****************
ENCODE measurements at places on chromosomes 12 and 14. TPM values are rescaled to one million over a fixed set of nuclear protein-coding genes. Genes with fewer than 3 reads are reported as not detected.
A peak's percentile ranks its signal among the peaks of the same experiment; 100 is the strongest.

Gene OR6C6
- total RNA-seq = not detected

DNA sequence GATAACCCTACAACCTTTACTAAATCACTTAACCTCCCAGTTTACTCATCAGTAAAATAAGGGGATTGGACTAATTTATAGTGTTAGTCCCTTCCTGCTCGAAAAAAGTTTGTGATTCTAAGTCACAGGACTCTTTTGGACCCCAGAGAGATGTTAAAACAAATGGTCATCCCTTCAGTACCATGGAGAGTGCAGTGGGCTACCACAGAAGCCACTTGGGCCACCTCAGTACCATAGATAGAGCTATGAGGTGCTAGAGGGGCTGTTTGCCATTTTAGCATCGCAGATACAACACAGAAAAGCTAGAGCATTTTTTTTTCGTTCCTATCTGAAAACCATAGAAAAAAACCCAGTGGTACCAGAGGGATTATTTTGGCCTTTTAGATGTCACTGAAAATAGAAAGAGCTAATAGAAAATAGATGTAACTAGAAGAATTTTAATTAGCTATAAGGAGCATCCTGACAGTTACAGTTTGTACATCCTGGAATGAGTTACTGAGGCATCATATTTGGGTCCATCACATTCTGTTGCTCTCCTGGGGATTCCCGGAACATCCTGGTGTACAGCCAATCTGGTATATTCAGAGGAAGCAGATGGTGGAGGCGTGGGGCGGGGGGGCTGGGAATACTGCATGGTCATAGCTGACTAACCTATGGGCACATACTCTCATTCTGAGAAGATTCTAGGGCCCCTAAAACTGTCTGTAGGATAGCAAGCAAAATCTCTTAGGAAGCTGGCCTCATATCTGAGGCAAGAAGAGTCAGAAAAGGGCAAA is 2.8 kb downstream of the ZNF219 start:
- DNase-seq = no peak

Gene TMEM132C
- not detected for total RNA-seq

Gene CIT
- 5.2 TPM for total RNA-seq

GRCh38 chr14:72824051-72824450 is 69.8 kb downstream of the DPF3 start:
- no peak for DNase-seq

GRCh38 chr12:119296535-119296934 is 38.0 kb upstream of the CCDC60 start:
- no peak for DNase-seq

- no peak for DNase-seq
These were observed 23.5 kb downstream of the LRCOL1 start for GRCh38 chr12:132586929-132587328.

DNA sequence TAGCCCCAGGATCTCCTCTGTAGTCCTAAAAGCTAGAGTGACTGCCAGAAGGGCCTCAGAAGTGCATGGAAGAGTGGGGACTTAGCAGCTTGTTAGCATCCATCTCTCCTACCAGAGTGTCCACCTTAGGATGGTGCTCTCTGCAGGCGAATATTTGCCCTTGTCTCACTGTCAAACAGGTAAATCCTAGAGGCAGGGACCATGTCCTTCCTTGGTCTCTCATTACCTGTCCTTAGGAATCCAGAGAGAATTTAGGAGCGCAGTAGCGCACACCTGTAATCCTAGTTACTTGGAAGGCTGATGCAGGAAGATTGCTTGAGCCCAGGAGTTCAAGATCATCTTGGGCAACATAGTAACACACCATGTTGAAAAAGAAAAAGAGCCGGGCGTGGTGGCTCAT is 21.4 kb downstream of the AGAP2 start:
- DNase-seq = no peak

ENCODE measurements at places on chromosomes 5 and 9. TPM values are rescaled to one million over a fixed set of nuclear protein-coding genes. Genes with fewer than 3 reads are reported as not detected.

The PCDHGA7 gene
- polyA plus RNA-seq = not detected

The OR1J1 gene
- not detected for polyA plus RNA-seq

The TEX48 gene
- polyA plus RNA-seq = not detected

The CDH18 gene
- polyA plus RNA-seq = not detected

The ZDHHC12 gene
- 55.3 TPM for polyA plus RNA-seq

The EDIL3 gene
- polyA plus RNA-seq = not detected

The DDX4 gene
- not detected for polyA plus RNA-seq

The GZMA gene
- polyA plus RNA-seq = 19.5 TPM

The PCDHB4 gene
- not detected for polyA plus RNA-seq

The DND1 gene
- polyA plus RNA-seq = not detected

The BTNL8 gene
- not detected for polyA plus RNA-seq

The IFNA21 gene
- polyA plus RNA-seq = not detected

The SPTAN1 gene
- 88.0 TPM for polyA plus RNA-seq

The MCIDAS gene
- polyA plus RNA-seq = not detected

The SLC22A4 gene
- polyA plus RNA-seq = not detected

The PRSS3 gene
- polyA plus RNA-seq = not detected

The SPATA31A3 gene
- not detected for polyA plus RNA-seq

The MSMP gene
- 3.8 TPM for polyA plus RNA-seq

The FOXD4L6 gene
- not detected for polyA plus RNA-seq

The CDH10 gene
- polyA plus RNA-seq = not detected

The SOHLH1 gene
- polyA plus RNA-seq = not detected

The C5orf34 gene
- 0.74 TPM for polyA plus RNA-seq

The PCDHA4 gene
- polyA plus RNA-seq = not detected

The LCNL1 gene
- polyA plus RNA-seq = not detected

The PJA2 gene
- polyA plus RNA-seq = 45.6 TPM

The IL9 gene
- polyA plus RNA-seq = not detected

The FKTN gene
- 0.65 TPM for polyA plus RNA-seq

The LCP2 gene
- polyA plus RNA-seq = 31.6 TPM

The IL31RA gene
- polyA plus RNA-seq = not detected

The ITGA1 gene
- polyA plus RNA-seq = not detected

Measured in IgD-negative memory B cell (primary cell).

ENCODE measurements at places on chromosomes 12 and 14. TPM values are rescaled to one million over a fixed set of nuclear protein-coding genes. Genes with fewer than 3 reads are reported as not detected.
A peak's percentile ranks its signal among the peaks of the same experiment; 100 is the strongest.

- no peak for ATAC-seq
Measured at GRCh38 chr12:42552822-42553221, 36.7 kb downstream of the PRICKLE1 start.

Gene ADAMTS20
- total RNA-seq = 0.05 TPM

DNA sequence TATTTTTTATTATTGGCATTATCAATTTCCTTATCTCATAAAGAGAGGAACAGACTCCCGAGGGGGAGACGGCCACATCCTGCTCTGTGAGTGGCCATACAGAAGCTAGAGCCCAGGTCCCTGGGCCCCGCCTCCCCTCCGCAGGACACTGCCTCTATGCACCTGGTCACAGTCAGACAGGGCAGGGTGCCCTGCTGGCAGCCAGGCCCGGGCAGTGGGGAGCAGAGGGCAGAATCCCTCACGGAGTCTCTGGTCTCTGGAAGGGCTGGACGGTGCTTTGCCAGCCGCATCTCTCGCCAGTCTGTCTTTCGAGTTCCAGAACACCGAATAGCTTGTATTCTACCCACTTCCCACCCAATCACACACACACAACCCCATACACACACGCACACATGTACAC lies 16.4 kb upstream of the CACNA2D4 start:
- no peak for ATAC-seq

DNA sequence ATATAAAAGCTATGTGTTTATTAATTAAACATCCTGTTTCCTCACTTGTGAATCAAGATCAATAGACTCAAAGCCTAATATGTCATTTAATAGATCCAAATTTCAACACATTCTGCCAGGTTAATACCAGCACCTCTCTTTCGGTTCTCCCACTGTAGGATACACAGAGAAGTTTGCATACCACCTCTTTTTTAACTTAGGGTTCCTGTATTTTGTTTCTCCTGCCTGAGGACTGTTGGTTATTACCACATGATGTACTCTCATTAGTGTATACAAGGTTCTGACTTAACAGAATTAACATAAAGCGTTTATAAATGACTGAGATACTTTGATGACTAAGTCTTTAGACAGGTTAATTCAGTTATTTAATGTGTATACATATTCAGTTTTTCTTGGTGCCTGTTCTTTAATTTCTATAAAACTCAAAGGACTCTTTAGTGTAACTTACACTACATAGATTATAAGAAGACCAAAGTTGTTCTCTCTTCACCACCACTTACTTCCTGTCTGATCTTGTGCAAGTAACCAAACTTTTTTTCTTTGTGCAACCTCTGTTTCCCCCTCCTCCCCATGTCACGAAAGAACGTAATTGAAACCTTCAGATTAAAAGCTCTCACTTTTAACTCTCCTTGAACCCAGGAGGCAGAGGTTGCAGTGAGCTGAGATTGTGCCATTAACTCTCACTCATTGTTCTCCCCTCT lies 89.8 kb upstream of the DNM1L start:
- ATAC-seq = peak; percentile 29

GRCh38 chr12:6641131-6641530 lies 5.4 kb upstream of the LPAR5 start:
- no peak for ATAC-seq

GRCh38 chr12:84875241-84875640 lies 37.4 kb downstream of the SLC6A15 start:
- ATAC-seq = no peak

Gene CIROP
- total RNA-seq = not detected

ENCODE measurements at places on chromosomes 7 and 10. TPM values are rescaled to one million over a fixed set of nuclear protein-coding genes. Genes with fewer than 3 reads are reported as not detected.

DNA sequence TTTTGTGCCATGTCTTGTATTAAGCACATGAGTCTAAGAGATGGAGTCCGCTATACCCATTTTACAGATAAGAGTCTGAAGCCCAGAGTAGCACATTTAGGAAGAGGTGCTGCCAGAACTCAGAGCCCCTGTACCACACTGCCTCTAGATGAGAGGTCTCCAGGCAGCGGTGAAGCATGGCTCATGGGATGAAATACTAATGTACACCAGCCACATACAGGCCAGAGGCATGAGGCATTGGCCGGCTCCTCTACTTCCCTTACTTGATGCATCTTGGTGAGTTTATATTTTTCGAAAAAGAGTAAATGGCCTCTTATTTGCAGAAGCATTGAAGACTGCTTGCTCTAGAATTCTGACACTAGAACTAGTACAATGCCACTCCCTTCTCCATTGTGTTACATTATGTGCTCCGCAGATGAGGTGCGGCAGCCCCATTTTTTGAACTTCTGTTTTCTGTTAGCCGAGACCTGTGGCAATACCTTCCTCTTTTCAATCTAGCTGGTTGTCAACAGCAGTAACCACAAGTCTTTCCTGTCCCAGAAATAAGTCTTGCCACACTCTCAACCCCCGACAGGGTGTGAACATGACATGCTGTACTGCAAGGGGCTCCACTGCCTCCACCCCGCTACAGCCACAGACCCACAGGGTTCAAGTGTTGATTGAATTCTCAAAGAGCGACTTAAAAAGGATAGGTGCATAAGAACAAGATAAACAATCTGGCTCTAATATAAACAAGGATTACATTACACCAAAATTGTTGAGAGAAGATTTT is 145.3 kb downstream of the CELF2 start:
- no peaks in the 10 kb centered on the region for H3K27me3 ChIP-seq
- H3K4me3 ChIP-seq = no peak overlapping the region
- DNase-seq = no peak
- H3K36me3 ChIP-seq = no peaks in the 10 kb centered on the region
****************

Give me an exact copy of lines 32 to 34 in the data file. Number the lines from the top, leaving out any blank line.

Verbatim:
The DDX4 gene
- not detected for polyA plus RNA-seq

The GZMA gene